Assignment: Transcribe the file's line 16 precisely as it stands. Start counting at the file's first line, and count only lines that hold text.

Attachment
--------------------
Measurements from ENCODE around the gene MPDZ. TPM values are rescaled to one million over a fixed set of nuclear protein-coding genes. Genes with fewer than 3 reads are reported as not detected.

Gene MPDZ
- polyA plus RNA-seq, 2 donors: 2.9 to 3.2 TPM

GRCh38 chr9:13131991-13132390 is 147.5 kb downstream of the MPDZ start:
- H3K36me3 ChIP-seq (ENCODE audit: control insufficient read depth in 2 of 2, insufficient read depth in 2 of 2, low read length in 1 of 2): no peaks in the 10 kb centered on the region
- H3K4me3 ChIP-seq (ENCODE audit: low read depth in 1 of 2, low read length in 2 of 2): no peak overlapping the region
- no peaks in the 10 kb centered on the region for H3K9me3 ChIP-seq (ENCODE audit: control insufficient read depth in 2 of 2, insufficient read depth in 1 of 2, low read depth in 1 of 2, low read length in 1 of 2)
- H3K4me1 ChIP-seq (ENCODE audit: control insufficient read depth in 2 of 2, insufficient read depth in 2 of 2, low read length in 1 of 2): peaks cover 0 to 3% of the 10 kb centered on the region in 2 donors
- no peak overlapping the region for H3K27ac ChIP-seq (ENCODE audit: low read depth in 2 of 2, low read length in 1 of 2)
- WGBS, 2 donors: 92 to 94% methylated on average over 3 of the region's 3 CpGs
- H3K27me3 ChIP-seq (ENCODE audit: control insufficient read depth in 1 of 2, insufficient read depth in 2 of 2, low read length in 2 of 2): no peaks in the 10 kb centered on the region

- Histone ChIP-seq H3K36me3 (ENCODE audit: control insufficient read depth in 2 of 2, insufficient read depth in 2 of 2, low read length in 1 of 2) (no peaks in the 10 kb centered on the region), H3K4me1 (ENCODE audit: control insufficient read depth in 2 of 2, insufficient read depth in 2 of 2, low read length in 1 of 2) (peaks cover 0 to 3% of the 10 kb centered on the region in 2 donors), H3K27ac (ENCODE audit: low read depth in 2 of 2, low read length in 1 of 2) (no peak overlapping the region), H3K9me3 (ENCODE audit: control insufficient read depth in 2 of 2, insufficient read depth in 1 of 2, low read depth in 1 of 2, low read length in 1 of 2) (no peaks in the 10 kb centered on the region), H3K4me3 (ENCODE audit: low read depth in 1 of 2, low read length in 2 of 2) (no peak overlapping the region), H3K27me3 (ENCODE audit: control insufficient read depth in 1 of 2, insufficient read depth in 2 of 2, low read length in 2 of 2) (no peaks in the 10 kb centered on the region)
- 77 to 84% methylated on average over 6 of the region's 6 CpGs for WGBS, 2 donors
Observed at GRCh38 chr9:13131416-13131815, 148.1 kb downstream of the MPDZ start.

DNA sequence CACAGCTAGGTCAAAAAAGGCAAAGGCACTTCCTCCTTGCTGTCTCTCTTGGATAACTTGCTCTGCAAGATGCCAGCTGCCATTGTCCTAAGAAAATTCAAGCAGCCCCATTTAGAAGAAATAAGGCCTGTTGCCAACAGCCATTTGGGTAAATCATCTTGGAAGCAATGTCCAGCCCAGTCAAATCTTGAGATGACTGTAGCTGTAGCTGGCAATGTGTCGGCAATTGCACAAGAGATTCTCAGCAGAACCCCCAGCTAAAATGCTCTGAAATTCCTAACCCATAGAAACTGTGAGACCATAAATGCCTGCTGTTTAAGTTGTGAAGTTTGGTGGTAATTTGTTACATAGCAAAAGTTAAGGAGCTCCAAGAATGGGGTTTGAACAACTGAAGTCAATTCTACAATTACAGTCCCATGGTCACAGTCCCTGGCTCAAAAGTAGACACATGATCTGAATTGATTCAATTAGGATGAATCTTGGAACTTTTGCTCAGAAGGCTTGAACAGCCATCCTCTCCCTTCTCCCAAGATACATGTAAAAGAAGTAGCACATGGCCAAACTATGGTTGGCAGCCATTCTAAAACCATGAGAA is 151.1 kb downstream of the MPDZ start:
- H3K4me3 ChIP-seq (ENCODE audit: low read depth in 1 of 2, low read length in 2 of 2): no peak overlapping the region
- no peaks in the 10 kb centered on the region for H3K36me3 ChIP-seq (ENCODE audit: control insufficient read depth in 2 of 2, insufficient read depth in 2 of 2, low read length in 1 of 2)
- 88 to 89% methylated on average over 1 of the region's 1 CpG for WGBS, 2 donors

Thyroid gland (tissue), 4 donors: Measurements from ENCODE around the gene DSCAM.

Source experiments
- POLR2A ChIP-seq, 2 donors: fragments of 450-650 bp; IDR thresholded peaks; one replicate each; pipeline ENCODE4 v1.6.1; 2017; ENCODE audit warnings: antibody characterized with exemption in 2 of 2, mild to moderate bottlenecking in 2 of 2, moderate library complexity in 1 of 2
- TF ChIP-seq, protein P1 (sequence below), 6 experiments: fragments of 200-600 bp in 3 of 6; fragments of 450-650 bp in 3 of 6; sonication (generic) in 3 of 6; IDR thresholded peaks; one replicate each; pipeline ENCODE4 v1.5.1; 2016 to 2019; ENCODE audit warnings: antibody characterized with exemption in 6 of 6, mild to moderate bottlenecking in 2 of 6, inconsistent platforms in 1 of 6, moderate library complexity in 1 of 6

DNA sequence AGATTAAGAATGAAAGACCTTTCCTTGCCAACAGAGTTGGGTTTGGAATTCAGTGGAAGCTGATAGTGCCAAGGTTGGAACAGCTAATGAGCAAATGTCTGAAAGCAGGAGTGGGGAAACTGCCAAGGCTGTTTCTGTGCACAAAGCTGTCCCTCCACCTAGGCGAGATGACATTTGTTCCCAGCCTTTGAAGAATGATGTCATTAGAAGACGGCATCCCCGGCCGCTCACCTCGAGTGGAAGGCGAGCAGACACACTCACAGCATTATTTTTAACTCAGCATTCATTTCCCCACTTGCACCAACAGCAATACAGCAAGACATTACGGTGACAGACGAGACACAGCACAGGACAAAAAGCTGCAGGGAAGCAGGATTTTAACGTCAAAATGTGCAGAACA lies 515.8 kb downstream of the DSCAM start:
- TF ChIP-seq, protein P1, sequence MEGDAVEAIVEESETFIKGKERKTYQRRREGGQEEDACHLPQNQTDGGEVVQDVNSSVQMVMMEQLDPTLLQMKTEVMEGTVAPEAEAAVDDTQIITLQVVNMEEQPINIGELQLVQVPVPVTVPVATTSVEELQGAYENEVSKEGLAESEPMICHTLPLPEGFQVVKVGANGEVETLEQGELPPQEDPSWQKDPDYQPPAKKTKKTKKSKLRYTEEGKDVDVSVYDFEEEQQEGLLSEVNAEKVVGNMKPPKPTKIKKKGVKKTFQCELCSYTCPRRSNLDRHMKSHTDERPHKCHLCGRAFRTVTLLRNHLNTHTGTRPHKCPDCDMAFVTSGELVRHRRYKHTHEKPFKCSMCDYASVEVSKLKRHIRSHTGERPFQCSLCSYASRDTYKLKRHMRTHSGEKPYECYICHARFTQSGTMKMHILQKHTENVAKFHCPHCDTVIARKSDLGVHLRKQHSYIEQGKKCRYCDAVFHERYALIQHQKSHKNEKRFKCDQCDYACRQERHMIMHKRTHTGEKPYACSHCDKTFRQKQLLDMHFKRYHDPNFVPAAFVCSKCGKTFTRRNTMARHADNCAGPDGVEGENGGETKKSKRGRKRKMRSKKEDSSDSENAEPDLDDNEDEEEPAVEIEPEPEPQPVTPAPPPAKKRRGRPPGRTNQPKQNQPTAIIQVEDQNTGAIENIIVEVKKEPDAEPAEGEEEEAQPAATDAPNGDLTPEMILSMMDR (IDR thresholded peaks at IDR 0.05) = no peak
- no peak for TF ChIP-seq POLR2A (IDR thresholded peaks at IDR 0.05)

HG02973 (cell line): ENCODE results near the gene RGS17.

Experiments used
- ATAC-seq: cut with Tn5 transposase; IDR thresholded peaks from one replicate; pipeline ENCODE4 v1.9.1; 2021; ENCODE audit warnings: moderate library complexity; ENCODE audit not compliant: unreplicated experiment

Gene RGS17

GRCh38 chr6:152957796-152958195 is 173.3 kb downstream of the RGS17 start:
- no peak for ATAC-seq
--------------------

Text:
- H3K4me3 ChIP-seq (ENCODE audit: low read depth in 1 of 2, low read length in 2 of 2): no peak overlapping the region